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|Title:||Does research applying the DPSIR framework support decision making?|
|Authors:||TSCHERNING Karen; HELMING Katharina; KRIPPNER Bernd; SIEBER STEFAN; GOMEZ Y PALOMA Sergio|
|Citation:||LAND USE POLICY vol. 29 no. 1 p. 102-110|
|Publisher:||ELSEVIER SCI LTD|
|Type:||Articles in Journals|
|Abstract:||The Driver-Pressure-State-Impact-Response (DPSIR) framework was developed in the late 1990s to structure and organize indicators in a meaningful way. Since then, the framework has increasingly been applied in research projects with the aim of supporting decision making. A number of attributes of the framework regarding structuring and communication issues in research further strengthen its original purpose of bridging the science policy gap. We reviewed several studies that were mainly concerned with criticism and drawbacks of the DPSIR framework. Based on these studies and our own experiences in applying the DPSIR framework in an EU project to develop a decision support tool, we developed two criteria that we believe are crucial for policy relevant research: (a) the development of conceptual models integrating knowledge from different disciplines, specialists and policy makers, as well as those affected by their decisions; and (b) the potential to explain the results and analysis of research to different disciplines, specialists, stakeholders and the public and to demonstrate alternatives and provide decision options. We analyzed 21 studies using the DPSIR framework with regard to their relevance for decision making. We analyzed the definitions of the five DPSIR elements and whether specific end users were addressed in the respective studies. We found that in many studies, the DPSIR elements were defined in literature review or by researchers and that only a few studies targeted specific government authorities as users of research results. Eight out of 21 studies applied transdisciplinary research concepts and integrated broad ranges of stakeholder opinions and values into the research. Nine out of 21 studies presented alternative outcomes to decision makers and used the valuation of these outcomes by stakeholders to add further support to the decision-making process. The different positive and negative implications of the DPSIR framework are discussed with reference to research that supports policy making. Finally, we conclude that studies employing DPSIR may provide effective solutions for “real world problems” by taking into account additional criteria based on knowledge integration, stakeholder involvement and the provision of alternatives. Therefore, DPSIR is a useful tool to support decision making by means of showing solid evidence with alternatives and decision options, rather than by presenting predetermined solutions.|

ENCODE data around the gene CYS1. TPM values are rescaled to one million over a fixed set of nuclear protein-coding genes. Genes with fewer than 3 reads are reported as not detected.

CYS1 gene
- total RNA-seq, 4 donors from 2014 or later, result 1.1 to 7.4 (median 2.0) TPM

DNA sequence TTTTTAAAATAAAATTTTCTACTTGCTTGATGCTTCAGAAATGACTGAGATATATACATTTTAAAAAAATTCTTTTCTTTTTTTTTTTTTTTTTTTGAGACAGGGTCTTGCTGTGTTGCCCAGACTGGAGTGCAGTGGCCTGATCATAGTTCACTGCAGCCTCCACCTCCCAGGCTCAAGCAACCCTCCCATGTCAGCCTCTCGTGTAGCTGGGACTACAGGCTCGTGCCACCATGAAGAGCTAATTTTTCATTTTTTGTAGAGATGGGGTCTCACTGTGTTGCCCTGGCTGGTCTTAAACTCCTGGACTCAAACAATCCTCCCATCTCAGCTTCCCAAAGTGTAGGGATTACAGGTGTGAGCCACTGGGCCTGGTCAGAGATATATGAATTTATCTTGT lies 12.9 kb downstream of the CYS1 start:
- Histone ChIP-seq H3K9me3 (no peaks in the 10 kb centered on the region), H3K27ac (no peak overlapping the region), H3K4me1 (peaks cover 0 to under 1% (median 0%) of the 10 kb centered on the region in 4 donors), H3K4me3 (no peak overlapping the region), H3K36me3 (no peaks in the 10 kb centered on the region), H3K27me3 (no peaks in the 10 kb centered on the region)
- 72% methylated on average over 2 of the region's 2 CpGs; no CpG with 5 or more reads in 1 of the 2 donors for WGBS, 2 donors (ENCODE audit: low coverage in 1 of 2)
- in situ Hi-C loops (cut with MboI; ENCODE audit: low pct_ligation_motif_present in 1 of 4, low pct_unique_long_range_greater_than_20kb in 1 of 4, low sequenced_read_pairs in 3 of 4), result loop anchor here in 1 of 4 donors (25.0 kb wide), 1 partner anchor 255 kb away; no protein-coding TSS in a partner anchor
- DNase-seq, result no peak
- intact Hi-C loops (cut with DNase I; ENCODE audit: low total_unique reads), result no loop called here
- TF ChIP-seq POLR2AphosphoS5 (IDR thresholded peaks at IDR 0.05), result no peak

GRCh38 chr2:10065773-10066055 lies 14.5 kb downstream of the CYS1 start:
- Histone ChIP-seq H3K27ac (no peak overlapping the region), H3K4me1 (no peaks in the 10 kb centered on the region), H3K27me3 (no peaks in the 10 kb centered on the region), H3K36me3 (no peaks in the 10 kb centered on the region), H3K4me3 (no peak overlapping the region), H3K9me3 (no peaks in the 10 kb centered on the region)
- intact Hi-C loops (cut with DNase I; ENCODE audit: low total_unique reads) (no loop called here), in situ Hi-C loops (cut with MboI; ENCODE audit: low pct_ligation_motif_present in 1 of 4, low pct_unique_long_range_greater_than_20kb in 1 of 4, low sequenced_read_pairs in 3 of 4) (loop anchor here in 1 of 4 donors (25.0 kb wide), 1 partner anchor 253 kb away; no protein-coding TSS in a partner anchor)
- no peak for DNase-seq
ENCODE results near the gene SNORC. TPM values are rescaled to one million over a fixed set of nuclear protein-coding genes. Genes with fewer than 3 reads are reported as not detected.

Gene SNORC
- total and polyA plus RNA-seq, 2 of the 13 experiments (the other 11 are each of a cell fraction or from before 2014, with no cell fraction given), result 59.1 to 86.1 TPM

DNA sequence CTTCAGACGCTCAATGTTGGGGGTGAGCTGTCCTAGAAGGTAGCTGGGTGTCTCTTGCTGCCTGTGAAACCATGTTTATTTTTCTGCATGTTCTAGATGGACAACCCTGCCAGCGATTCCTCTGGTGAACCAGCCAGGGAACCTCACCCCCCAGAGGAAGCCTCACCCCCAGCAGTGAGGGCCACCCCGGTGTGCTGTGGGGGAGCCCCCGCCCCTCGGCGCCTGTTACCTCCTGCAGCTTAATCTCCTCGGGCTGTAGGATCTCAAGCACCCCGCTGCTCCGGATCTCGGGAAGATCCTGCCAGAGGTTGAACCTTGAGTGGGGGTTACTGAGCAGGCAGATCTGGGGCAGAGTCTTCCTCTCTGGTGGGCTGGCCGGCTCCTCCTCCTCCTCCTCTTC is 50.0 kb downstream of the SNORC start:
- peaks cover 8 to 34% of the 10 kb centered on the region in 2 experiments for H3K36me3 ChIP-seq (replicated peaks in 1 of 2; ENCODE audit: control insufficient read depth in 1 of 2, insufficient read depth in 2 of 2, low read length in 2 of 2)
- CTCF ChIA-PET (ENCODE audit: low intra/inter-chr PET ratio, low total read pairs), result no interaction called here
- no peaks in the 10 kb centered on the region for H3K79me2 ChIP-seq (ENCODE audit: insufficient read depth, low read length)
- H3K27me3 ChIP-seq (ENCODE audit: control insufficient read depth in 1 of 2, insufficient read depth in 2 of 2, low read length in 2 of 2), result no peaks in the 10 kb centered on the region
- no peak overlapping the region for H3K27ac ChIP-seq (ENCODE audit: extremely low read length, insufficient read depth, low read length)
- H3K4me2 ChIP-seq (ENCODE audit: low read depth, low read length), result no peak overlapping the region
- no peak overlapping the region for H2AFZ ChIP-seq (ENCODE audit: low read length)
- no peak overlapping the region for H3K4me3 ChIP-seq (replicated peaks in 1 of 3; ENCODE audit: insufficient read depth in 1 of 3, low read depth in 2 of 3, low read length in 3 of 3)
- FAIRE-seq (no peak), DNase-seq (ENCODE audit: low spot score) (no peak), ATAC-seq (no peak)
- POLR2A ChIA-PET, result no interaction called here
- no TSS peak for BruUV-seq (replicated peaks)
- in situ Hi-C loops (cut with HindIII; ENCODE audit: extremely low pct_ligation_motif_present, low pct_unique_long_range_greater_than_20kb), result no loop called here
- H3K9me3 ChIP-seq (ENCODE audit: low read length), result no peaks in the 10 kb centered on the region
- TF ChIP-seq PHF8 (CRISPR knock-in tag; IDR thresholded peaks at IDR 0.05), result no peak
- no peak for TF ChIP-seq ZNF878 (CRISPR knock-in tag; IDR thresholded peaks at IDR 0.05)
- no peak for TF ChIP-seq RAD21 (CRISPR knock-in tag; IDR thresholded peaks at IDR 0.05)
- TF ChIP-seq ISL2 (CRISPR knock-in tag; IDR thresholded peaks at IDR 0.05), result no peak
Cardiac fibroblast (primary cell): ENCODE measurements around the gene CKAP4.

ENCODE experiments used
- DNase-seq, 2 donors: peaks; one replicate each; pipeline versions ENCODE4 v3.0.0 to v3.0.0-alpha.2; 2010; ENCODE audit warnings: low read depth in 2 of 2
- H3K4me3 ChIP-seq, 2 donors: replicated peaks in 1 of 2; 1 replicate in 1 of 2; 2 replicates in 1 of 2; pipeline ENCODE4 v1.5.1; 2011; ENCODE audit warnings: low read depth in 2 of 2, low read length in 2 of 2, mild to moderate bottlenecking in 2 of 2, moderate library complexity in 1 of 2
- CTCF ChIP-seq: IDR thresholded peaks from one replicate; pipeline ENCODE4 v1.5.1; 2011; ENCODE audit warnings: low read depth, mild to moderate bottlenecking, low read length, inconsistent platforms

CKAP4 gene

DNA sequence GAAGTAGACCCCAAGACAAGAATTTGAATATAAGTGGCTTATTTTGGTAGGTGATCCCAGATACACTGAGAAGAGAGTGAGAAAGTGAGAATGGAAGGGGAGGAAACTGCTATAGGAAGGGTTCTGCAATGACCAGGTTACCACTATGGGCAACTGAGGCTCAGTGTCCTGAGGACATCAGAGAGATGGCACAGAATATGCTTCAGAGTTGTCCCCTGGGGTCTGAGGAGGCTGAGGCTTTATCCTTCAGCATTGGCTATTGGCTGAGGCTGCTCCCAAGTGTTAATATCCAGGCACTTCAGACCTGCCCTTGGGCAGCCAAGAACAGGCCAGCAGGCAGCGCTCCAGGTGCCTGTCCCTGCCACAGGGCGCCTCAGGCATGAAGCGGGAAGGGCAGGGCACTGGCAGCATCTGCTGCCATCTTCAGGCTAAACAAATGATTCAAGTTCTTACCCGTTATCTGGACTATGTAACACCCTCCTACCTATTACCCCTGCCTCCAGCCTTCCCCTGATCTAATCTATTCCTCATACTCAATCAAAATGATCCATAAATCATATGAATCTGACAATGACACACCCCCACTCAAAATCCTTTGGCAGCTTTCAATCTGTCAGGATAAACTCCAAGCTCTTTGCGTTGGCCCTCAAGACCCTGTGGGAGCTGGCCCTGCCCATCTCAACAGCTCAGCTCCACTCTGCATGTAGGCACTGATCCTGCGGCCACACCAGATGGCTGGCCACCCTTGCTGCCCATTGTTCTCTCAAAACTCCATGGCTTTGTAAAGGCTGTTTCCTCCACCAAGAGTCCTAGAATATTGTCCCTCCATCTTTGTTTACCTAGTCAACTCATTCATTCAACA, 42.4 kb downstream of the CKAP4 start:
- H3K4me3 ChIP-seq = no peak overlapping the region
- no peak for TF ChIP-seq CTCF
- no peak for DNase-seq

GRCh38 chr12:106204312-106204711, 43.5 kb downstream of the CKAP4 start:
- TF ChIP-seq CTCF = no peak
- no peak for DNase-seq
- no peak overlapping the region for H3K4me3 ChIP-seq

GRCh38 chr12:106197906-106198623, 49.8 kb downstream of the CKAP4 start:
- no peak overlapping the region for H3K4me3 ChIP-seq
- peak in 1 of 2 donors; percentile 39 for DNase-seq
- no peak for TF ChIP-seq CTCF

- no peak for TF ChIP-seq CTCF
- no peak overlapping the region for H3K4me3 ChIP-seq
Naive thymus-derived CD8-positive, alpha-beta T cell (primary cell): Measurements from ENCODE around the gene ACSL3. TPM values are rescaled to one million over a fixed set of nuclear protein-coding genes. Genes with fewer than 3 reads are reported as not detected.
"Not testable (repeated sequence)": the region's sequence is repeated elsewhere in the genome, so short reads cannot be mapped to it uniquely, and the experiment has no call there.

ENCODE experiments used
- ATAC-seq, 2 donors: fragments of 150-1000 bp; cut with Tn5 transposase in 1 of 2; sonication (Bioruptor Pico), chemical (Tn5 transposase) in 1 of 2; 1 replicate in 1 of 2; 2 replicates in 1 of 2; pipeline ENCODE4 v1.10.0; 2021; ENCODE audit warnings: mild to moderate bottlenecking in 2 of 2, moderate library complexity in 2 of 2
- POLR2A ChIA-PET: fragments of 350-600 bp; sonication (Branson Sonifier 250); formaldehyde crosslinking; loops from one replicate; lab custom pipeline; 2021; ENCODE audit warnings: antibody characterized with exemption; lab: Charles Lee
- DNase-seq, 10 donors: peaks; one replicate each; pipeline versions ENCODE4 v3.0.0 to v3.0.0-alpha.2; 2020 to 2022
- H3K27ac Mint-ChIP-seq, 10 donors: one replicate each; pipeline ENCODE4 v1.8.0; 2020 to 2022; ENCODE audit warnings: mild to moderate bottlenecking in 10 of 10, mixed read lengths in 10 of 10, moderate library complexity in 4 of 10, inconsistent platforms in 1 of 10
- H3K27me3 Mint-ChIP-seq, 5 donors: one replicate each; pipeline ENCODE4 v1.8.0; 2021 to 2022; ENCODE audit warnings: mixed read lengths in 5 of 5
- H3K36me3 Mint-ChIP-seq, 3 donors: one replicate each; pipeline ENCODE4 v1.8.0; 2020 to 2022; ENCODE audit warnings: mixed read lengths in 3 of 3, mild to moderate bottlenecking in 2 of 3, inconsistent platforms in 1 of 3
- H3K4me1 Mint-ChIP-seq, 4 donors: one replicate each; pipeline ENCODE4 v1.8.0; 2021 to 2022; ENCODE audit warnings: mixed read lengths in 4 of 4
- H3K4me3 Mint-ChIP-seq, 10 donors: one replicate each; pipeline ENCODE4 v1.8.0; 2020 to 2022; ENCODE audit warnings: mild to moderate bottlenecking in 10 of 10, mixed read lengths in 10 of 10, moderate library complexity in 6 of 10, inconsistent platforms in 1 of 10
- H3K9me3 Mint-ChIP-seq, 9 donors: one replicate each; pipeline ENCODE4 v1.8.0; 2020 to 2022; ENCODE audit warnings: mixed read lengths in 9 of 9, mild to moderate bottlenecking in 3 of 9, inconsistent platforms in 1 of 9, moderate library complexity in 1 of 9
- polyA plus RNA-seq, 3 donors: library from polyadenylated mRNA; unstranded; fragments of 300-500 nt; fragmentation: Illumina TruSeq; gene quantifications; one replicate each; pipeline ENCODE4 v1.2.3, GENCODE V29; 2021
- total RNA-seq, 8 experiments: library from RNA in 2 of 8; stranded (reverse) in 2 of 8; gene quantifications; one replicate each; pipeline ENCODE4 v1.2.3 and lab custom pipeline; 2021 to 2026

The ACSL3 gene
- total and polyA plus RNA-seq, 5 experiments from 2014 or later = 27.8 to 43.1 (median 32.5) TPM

|JRC Institute:||Institute for Prospective Technological Studies|
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